Finis Horne Arena swelled with Eagle pride as more than 300 Greenwood High School graduates walked across the stage for their diplomas Friday.
The crowd had a moment of silence for classmate J.J. Anderson, who was fatally shot in March.
Alfred Andrews III, a graduate and student scholar, reflected on the past four years at the high school.
“If you’ve ever been sent to the office by a teacher who knows good and well who you are for not wearing an ID, you might be an Eagle,” Andrews said. “If you have no idea where your locker is, you might be an Eagle.”
Andrews poked fun at the school’s rival, Emerald High School, whose graduation was just three hours earlier.
“If you know that a bad day as an Eagle is better than any good day as a Viking, you might be an Eagle,” Andrews said.
Valedictorian Adeline Orcutt told the students to embrace life’s changes, but also to take her advice with a grain of salt, since she’s at the same point in life as the rest of them.
“I hope you let life change and let life change you,” Orcutt said. “I probably shouldn’t be saying anything at all because I am you, I’m not qualified to give you this kind of advice. We are in the same boat, and I am terrified of this boat, but I’m also really excited about it.”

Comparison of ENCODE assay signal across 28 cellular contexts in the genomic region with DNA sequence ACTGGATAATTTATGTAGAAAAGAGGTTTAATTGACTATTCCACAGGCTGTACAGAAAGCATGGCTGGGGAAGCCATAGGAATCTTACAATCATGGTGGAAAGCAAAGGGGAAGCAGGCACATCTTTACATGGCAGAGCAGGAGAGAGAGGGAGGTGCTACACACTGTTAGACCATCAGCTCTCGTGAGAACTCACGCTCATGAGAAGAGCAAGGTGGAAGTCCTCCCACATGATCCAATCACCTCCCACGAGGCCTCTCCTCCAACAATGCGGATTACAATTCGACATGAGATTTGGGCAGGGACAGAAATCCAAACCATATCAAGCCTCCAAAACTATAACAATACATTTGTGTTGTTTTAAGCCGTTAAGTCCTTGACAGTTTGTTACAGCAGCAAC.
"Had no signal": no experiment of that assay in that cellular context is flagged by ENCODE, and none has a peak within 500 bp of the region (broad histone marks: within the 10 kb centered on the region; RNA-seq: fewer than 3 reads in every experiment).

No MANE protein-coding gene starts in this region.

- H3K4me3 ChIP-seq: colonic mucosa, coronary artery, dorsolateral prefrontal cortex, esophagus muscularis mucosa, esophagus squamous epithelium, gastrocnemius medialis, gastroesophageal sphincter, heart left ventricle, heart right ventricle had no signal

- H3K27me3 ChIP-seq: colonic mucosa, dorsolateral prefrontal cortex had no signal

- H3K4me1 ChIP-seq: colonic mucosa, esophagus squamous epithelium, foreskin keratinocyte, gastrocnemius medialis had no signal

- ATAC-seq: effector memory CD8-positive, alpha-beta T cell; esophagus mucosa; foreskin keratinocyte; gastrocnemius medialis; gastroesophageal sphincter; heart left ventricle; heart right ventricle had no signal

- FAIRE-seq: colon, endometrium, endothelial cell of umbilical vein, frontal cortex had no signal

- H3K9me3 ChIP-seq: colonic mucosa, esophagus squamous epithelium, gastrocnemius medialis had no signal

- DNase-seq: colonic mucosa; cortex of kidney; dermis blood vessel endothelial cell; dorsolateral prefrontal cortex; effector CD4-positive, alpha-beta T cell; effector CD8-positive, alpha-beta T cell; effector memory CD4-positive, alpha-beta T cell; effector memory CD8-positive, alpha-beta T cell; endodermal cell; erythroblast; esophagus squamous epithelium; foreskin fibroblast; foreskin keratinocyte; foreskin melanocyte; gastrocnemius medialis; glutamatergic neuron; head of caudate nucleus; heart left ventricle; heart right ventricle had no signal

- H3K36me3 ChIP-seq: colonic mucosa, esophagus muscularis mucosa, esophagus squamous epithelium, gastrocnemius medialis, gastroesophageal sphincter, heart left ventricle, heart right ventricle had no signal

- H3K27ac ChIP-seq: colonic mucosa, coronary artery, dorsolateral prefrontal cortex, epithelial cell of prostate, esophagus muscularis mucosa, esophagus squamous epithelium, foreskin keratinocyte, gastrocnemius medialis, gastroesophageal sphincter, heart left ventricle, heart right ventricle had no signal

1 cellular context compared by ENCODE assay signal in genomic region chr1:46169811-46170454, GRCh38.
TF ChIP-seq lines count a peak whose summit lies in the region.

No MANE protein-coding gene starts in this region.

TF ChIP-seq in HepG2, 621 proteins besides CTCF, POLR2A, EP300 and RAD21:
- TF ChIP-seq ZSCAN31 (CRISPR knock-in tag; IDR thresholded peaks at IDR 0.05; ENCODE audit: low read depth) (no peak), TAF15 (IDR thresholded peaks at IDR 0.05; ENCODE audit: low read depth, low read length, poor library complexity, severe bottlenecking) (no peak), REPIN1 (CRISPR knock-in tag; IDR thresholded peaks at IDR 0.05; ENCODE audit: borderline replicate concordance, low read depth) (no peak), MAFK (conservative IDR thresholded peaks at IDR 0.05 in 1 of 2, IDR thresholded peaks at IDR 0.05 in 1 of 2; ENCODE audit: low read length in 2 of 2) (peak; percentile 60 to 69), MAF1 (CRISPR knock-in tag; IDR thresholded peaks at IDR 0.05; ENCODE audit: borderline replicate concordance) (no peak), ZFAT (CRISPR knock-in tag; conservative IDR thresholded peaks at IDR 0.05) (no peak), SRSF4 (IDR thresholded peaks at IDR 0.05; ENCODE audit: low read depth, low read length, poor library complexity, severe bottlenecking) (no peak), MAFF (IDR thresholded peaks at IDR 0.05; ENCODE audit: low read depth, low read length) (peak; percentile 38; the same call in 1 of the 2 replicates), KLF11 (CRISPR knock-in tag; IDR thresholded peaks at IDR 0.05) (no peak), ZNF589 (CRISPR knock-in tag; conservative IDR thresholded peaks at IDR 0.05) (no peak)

She encouraged the students to follow the Golden Rule and to make new rules.
“I hope that our class will break some rules and re-shape them into better ones,” Orcutt said.
Salutatorian Amaan Monda told the graduates they could all achieve greatness, and senior class president Julia Maynard reflected on how quickly their high school years went by. student body president Carrie Rust thanked the staff at the school for everything they had done for the students and said each teacher left a heart print on them.
Cynthia Gatchell said it feels great to finally walk across the stage. In the fall, she’ll attend Lander University to study nursing.
“It feels like accomplishment,” Gatchell said. “And even though they tried to put me down — all these people — I made it.”
Miriam Ramos Jaime, who came to the United States when she was 2 and is a DACA recipient, said she’s not sure what the future holds.
“I’m very excited and very nervous,” Jaime said.